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Factors influencing intergenerational conflict for immigrant and non-immigrant adolescents McLaren, Norma-Jean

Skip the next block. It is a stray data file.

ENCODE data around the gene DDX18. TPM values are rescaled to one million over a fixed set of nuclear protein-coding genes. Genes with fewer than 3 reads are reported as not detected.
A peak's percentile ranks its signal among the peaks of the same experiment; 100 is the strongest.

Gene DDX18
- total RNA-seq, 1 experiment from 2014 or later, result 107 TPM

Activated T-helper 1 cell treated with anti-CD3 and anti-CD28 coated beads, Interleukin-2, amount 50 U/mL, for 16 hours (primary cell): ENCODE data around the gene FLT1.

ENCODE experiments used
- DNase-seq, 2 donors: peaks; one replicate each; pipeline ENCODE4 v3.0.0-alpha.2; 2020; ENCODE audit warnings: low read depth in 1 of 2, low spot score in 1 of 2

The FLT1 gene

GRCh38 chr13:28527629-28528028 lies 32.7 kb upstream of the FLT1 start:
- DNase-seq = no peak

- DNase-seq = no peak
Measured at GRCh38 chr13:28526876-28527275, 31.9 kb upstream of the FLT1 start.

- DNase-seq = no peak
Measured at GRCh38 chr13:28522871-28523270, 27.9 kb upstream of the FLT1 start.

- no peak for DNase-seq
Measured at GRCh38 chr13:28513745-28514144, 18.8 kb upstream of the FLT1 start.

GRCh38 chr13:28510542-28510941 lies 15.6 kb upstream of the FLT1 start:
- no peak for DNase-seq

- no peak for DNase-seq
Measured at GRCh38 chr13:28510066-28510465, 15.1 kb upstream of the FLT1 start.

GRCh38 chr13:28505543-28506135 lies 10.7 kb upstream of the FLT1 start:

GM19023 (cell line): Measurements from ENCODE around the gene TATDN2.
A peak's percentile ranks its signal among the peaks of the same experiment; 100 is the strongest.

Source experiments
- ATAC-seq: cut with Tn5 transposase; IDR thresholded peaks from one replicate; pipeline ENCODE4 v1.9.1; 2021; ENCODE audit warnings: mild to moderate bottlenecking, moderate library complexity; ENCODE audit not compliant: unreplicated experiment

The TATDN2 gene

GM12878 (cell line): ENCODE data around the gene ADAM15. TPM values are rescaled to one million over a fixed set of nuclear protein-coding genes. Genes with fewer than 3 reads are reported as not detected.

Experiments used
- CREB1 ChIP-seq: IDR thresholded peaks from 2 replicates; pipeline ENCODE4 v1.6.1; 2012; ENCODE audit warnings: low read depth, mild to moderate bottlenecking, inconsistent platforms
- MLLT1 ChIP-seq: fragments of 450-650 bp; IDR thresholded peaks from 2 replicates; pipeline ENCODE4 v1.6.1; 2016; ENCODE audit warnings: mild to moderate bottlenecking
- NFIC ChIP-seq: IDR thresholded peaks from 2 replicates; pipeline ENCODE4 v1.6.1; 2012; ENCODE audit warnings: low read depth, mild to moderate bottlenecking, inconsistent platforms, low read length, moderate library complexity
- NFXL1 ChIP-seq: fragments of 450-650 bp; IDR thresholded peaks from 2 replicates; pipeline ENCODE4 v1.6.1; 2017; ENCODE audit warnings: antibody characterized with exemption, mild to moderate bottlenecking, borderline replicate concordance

This study examined the factors related to intergenerational conflict as perceived by immigrant and non-immigrant adolescents. The study replicated the work of Doreen Rosenthal (1989) using a modified version of the questionaire she administered to adolescents in Melbourne, Australia. This study was administered to 300 grade eleven students in two Vancouver high schools. The data was analysed to determine the effect of the following factors on intergenerational conflict: immigrant status, bicultural adaptation, gender, ethnicity, age at time of immigration, presence or absence of a common complex language with parents. Analysis revealed that students in general reported a moderate amount of conflict with their parents. Intergenerational conflict was not affected by whether or not the adolescent was an immigrant to Canada. Female adolescents reported higher conflict with their fathers, but no gender differences were noted with mothers. Of the three largest ethnic groups in the study, Indo-Canadians reported significantly more conflict with mothers than did either Euro-Canadians or Chinese-Canadians and a greater amount of conflict with fathers than did Chinese-Canadians. Chinese-Canadians reported less conflict with either parent than did either Indo-Canadians or Euro-Canadians. Bicultural students did not report significantly less conflict than traditional, assimilated or marginal adolescents. Age at the time of immigration did not affect the amount of intergenerational conflict. And finally, adolescents who speak a common language with their parents in the home perceived less conflict with mothers. While few recommendations could be made as a result of the findings, a framework for the analysis of integration patterns was developed, a comprehensive review of the literature conducted and questions for future research on intergenerational conflict were raised.

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